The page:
Getting An Earful Of Korn

Bill Mossman
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August 10, 2011
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Korn: (from left) Ray Luzier, Reginald “Fieldy” Arvizu, Jonathan Davis and James “Munky” Shaffer.  Photo courtesy of Korn

More than a decade after the sonic inferno known as Korn blasted onto the international scene with its mainstream smash Follow the Leader, the band’s music still feels like a bomb going off in your head.

Talk about mind-blowing staying power.

For the godfathers of nu metal, their long-lasting connection with devout fans can be attributed mostly to the menacing and snarly dreads’ trio of Jonathan Davis, the growling and angst-stuttering frontman who, quite fittingly, was once a mortuary science student; James “Munky” Shaffer, who helped popularize the 7-string downtuned guitar sound; and Reginald “Fieldy” Arvizu, whose bludgeoning bass riffs, drawn principally from the well of hip-hop, must taste like sweet ambrosia to moshers everywhere.

But don’t lose sight of the fella in the background the guy who forms the backbone of Korn’s explosive and aggressive sound. That’s veteran drummer Ray Luzier, the newest member of the band and the sanest looking of the lot. In fact, Luzier seems more like someone you’d find waxing down a surfboard on a North Shore beach than laying down the cleanest and tightest blast-beats for one of the world’s heaviest sounding bands.

A former member of acts such as David Lee Roth and Army of Anyone, Luzier and his monster drum kit were officially welcomed into Korn’s crop in the fall of 2007 proving that good things not only come to those who wait, but to those who make the most of opportunity when the kick drum knocks.


“I played professionally in L.A. for 23 years and I’ve been out on hundreds of auditions. But I always say that when you audition, you have to bring it up to another level because there are a lot of guys who want your job,” he says.

“One of my rules is I always learn way more than possible. When I auditioned for David Lee Roth, I learned both his and Van Halen’s entire catalogs. With Korn, they asked me to learn six songs, but I went back and learned 30.”

Fans get to finally see Luzier’s full repertoire in person when Korn makes its Hawaii concert debut Aug. 16 at Blaisdell Arena. The mosh pit starts rockin’ at 7 p.m.

Earlier this week, Musical Notes got Luzier to put down the drumsticks long enough to discuss what it’s like to be on a steady diet of Korn.

MN: In the words of lead singer Jonathan Davis, “are you ready” for your first experience in paradise?

RL: I’m stoked. I’ve been to Japan 27 times and yet I’ve never been to Hawaii. So yeah, I’m excited.

MN: Before you got the full-time gig with Korn, were you a fan?

RL: Oh, yeah. I remember when Korn first came out and just blew everybody’s minds away because they had a certain sound, the way they tuned down. No one sings like Jonathan and no one plays like Munky and Fieldy. They really changed so many styles of music. So, if you had told me 10 years ago that I would one day be in this band, I would have laughed at you. But here I am.

MN: Describe what it’s like to be a part of Korn’s live shows.

RL: It’s pretty amazing. We just did shows in Europe, and these people are flying to other countries just to see our concerts and they’re crying. It’s really insane to know that music moves people that much. You show up in South Africa and Russia and you see fans with Jonathan’s face tattooed on their backs and all nine Korn album covers going down their legs. Crazy.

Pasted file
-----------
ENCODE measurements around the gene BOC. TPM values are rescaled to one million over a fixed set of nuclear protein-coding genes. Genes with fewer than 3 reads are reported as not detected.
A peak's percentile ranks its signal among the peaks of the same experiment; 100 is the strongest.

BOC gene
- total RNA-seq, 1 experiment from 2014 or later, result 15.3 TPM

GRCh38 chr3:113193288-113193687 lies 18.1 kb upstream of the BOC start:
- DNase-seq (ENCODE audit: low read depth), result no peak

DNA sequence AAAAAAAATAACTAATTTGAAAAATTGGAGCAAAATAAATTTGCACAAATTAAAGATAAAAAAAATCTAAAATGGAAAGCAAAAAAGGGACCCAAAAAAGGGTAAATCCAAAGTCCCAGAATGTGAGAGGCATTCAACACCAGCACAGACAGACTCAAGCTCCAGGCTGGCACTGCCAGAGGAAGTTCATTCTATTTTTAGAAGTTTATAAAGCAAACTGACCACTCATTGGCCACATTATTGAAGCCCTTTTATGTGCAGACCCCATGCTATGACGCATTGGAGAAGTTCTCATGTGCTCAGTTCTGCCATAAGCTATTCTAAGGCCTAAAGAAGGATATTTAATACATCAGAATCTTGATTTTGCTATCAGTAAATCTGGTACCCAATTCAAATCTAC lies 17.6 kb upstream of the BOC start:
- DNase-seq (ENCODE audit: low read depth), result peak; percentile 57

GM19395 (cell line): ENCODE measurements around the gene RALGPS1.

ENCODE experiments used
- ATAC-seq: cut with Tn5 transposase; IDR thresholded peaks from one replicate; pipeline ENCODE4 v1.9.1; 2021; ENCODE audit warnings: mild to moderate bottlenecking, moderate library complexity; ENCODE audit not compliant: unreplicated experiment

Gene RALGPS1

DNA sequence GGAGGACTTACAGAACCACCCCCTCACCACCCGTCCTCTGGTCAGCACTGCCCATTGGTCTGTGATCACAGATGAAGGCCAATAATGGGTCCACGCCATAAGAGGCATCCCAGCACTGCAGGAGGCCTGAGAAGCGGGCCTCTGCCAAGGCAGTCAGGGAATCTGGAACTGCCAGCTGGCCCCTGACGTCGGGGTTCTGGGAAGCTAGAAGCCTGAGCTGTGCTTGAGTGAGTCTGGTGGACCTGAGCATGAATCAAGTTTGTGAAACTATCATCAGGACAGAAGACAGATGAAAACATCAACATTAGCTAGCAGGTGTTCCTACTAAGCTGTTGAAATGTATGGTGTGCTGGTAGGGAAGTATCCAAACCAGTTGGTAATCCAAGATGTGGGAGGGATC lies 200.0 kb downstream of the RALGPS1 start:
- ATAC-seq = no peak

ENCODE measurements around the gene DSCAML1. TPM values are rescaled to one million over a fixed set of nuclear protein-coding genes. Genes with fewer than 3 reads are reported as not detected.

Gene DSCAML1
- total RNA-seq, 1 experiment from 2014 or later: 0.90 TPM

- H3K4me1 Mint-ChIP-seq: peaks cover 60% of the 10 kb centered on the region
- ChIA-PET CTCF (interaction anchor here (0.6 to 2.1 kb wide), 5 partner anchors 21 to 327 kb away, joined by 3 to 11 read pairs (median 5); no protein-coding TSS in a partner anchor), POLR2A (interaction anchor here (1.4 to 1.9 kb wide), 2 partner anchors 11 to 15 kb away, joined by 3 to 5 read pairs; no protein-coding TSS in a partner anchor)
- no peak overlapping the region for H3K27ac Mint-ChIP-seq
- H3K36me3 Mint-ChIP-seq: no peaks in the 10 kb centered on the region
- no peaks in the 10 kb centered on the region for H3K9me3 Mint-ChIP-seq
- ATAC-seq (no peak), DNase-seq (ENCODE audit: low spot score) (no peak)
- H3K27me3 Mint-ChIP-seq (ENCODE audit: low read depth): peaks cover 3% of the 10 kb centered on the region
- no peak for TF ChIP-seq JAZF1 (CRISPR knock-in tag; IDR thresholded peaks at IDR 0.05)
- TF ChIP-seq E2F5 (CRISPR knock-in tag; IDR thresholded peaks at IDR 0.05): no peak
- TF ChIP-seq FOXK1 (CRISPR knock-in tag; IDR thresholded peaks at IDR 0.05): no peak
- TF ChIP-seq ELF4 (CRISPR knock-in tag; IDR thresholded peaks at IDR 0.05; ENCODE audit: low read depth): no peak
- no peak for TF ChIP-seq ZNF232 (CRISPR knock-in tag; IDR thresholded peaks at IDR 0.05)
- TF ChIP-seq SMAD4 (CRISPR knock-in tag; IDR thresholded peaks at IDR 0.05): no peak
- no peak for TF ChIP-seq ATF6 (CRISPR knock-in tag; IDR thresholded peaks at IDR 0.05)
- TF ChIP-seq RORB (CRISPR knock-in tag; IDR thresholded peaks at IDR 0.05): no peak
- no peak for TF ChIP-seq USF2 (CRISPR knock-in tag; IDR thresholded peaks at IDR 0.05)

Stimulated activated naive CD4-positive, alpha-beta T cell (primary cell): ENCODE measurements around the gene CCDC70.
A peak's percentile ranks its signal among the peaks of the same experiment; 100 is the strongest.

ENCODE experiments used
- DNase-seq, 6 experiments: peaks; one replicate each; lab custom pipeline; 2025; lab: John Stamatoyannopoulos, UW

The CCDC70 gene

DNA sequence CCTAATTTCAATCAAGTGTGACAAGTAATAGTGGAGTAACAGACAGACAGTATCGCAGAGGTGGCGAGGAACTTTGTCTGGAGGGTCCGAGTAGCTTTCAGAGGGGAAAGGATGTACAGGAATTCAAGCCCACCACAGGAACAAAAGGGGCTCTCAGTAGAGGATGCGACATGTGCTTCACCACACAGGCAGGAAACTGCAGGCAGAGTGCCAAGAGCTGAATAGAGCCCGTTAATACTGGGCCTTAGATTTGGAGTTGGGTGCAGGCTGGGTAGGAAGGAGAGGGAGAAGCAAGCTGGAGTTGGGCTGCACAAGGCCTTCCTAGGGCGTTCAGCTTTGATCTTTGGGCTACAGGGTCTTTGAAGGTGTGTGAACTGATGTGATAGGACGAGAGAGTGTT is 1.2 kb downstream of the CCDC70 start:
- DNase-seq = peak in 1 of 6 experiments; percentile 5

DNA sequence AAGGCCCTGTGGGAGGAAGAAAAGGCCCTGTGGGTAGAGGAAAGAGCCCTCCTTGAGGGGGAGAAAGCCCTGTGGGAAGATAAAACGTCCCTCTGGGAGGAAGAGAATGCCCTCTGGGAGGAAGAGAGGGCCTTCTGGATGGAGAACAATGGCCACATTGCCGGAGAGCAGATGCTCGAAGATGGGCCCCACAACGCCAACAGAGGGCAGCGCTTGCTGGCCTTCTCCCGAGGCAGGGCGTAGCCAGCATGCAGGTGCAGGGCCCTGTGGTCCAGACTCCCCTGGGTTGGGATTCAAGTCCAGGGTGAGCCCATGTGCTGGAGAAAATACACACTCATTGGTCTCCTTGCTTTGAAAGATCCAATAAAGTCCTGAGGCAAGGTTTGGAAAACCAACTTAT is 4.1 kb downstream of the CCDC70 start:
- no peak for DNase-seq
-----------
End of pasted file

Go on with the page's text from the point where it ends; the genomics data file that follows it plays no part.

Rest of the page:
Justice Moon

MN: You guys recently released the song, Get Up!, a track off your next album. It’s clearly one of Korn’s heavier songs, but it’s also experimental given the track’s dubstep sound a blitzkreig of electro beats from Skrillex coupled with Munky’s signature guitar-crunches and Jonathan’s f-bomb-laden chorus. Are you at all worried the dubstep sound might alienate longtime fans?

RL: We’re really excited about it, even though it’s a drastic change from our last album, Korn III: Remember Who You Are. What I love about Korn is the fact this band will take chances, branch out and be creative. A lot of bands are scared to do that. Will we piss off some fans? I’m sure we will. But most Korn fans are die-hard and loyal.

SMALL-KINE notes:

We all know that rapper Justice Moon can make fans “Shake!


Shake! Shake! Shake! like a hula girl,” but can he survive an aerial assault of dirt bikes while filming the music video for one of his newest singles, Jun-KenPo? Turns out the Wahiawa native not only can, but did, even though it wasn’t easy, as Moon had to perform his own stunts while 250-pound machines soared over his head at speeds in excess of 75 mph. “It just seemed like something you would watch on ‘America’s Most Idiotic Home Videos,’ where the dirt bike just smashes into anything in its way,” he tells me of the recent video shoot. “I give major props to these bike riders doing it big because you gotta be at least halfcrazy to be doing these stunts for real!” Check out the completed video and another for Moon’s single Summertime in Hawaii, featuring Peni P of Natural Vibrations and Kalena Ku De Lima of Kapena, at jus ticemoon.com ... Speaking of hula, singer/songwriter Robert Cazimero has released a collection of favorite music for the Hawaiian dance form on his latest album, Hula. Among the suite of piano-accompanied mele are traditional favorites Kalakaua, Pua Lililehua, Kimo Hula and Lovely Hula Hands.


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